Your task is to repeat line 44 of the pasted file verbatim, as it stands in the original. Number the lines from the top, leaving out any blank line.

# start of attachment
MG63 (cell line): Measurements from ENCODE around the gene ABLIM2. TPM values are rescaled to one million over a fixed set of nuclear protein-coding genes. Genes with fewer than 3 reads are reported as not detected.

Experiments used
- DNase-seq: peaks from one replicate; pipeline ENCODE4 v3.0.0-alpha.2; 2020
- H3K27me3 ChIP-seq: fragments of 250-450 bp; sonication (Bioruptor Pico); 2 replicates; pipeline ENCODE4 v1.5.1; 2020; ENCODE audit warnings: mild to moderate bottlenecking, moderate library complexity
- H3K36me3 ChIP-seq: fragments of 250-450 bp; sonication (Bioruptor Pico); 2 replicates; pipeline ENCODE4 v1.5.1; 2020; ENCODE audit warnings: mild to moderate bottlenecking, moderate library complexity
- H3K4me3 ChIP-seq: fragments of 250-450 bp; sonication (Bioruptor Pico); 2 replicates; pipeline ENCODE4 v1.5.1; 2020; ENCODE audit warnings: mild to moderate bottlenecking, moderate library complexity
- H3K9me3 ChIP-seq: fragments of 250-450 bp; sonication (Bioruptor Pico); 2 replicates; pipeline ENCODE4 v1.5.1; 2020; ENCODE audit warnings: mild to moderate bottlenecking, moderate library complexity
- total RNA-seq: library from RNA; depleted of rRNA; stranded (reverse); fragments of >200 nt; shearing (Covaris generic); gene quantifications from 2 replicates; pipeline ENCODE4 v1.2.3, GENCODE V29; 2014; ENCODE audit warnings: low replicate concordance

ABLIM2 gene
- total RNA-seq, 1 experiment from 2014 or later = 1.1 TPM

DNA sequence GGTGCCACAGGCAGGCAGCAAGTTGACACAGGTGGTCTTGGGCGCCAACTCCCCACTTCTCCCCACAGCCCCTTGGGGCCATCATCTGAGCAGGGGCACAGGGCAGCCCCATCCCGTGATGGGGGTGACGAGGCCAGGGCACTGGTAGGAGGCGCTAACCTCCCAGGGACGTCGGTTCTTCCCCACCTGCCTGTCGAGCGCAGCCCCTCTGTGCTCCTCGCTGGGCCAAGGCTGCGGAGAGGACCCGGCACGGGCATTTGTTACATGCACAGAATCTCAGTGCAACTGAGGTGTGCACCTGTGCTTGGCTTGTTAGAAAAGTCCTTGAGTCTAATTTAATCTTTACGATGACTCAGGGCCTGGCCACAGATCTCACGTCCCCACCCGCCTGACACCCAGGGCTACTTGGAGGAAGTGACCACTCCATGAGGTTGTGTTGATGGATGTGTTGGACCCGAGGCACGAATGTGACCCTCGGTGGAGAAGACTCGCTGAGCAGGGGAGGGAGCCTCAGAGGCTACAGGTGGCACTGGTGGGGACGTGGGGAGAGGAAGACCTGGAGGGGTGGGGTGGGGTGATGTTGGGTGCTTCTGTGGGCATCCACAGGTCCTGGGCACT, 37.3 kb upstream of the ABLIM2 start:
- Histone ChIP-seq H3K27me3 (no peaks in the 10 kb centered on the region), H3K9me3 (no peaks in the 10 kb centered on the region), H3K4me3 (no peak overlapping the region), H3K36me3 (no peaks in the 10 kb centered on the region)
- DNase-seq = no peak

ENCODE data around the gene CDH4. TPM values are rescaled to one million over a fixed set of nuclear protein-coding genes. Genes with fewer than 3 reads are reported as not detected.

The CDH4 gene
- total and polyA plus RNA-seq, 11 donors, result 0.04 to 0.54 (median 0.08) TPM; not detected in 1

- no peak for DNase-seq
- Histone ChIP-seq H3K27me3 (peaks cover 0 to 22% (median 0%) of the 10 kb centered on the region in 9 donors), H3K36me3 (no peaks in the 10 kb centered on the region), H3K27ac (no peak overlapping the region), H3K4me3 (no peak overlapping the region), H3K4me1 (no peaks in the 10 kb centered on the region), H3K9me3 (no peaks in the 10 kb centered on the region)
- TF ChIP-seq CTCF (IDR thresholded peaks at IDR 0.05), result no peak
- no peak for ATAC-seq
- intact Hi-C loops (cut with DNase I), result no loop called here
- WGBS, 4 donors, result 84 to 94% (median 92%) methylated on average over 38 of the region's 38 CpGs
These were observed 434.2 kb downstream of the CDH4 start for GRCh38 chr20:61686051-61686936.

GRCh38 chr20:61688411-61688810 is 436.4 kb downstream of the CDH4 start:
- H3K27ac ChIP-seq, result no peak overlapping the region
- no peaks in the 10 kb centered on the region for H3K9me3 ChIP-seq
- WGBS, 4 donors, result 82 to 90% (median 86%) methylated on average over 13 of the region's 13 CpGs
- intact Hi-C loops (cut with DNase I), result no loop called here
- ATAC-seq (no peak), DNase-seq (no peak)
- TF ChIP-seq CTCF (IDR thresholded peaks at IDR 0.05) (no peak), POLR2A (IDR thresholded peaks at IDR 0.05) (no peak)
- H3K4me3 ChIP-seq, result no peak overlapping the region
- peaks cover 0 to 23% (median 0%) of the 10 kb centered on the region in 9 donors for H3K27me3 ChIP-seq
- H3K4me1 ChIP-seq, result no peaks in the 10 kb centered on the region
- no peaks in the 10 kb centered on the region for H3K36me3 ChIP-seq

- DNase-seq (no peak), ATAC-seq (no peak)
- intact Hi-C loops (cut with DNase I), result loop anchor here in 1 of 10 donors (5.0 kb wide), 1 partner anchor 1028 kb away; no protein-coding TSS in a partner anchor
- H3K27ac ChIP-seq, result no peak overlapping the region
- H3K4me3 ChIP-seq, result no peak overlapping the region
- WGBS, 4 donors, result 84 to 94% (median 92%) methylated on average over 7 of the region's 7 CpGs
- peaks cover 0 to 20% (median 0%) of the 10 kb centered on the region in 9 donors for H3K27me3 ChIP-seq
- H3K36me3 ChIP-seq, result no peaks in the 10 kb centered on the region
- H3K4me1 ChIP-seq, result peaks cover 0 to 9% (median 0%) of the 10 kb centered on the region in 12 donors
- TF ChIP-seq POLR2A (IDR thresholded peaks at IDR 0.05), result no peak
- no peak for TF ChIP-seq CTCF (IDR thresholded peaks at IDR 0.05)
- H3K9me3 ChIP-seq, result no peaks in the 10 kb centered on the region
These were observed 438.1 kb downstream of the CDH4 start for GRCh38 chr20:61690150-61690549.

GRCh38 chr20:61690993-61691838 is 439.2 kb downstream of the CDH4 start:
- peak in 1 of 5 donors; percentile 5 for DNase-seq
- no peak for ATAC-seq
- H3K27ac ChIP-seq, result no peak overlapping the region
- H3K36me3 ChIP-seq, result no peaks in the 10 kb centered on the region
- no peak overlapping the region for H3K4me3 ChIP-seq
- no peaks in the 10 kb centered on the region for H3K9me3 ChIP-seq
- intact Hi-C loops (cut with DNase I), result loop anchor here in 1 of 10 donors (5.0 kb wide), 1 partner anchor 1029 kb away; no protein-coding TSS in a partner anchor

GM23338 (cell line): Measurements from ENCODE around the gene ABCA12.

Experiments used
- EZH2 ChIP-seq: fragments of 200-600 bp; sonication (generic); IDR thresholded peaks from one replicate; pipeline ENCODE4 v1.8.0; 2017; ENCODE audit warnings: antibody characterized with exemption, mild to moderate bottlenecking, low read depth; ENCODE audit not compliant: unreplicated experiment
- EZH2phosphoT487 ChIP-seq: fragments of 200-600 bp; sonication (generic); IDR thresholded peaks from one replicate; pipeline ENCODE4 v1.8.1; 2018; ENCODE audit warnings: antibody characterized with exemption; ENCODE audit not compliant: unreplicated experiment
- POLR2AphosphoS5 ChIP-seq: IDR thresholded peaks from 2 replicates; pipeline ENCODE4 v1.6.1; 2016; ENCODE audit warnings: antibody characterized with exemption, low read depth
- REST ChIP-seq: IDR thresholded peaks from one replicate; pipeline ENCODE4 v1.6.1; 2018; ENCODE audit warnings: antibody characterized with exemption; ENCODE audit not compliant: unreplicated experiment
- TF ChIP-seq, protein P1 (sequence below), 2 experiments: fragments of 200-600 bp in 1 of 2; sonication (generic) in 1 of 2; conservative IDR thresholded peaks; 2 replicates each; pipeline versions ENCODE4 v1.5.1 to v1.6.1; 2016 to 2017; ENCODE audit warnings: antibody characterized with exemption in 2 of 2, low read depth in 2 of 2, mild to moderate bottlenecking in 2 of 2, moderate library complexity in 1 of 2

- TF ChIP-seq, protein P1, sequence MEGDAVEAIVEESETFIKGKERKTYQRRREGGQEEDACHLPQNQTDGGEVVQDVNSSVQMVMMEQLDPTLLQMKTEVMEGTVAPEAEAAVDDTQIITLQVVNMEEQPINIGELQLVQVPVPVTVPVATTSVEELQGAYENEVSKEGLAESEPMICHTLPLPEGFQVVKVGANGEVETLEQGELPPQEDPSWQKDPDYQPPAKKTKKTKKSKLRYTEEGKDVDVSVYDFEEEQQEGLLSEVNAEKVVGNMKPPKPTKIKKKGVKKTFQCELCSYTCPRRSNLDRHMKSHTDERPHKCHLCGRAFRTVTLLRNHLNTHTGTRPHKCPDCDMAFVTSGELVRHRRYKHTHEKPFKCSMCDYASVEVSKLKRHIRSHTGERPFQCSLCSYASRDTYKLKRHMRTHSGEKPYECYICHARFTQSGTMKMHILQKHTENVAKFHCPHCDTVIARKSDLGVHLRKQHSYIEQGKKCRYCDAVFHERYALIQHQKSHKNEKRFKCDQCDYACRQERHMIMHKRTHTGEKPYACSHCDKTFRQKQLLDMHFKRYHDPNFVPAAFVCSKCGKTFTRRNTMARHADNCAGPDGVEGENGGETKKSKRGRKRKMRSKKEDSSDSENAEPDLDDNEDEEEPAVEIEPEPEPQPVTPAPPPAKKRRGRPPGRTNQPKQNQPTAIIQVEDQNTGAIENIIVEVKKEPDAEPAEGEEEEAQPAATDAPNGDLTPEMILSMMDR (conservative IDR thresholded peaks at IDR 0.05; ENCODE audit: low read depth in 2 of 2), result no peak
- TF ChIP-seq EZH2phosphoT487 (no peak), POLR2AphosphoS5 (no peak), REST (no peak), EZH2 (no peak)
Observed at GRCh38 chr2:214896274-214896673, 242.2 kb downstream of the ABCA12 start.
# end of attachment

- no peak for TF ChIP-seq CTCF (IDR thresholded peaks at IDR 0.05)